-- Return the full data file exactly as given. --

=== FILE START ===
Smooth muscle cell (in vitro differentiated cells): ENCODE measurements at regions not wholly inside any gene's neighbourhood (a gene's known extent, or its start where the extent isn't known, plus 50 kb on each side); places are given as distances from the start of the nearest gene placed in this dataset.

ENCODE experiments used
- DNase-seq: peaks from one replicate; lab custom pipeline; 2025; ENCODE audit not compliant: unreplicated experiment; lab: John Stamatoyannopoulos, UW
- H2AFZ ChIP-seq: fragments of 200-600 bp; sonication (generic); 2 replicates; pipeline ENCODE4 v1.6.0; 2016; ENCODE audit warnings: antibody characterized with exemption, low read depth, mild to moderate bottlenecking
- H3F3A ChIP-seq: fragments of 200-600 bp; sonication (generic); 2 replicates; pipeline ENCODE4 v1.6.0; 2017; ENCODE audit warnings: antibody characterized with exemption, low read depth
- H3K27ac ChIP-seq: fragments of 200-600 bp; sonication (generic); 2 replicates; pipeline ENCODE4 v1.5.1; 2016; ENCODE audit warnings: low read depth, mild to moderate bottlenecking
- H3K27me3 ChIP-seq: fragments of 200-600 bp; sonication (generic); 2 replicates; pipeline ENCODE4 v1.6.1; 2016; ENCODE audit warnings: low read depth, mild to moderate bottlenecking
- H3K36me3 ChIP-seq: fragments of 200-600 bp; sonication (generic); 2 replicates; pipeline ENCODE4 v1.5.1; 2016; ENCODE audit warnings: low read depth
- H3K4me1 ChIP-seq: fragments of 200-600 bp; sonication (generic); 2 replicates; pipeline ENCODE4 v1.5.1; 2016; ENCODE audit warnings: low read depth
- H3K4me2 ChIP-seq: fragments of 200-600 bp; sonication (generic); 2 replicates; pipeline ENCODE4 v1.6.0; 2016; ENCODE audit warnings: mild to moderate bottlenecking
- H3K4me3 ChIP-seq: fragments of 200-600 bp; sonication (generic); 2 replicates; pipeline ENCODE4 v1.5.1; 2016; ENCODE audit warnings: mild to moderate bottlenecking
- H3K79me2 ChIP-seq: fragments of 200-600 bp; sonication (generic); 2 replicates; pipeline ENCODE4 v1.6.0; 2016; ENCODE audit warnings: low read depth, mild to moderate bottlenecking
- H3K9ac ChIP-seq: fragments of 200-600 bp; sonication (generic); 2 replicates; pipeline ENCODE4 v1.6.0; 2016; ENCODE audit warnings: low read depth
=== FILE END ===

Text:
Smooth muscle cell (in vitro differentiated cells): ENCODE measurements at regions not wholly inside any gene's neighbourhood (a gene's known extent, or its start where the extent isn't known, plus 50 kb on each side); places are given as distances from the start of the nearest gene placed in this dataset.

ENCODE experiments used
- DNase-seq: peaks from one replicate; lab custom pipeline; 2025; ENCODE audit not compliant: unreplicated experiment; lab: John Stamatoyannopoulos, UW
- H2AFZ ChIP-seq: fragments of 200-600 bp; sonication (generic); 2 replicates; pipeline ENCODE4 v1.6.0; 2016; ENCODE audit warnings: antibody characterized with exemption, low read depth, mild to moderate bottlenecking
- H3F3A ChIP-seq: fragments of 200-600 bp; sonication (generic); 2 replicates; pipeline ENCODE4 v1.6.0; 2017; ENCODE audit warnings: antibody characterized with exemption, low read depth
- H3K27ac ChIP-seq: fragments of 200-600 bp; sonication (generic); 2 replicates; pipeline ENCODE4 v1.5.1; 2016; ENCODE audit warnings: low read depth, mild to moderate bottlenecking
- H3K27me3 ChIP-seq: fragments of 200-600 bp; sonication (generic); 2 replicates; pipeline ENCODE4 v1.6.1; 2016; ENCODE audit warnings: low read depth, mild to moderate bottlenecking
- H3K36me3 ChIP-seq: fragments of 200-600 bp; sonication (generic); 2 replicates; pipeline ENCODE4 v1.5.1; 2016; ENCODE audit warnings: low read depth
- H3K4me1 ChIP-seq: fragments of 200-600 bp; sonication (generic); 2 replicates; pipeline ENCODE4 v1.5.1; 2016; ENCODE audit warnings: low read depth
- H3K4me2 ChIP-seq: fragments of 200-600 bp; sonication (generic); 2 replicates; pipeline ENCODE4 v1.6.0; 2016; ENCODE audit warnings: mild to moderate bottlenecking
- H3K4me3 ChIP-seq: fragments of 200-600 bp; sonication (generic); 2 replicates; pipeline ENCODE4 v1.5.1; 2016; ENCODE audit warnings: mild to moderate bottlenecking
- H3K79me2 ChIP-seq: fragments of 200-600 bp; sonication (generic); 2 replicates; pipeline ENCODE4 v1.6.0; 2016; ENCODE audit warnings: low read depth, mild to moderate bottlenecking
- H3K9ac ChIP-seq: fragments of 200-600 bp; sonication (generic); 2 replicates; pipeline ENCODE4 v1.6.0; 2016; ENCODE audit warnings: low read depth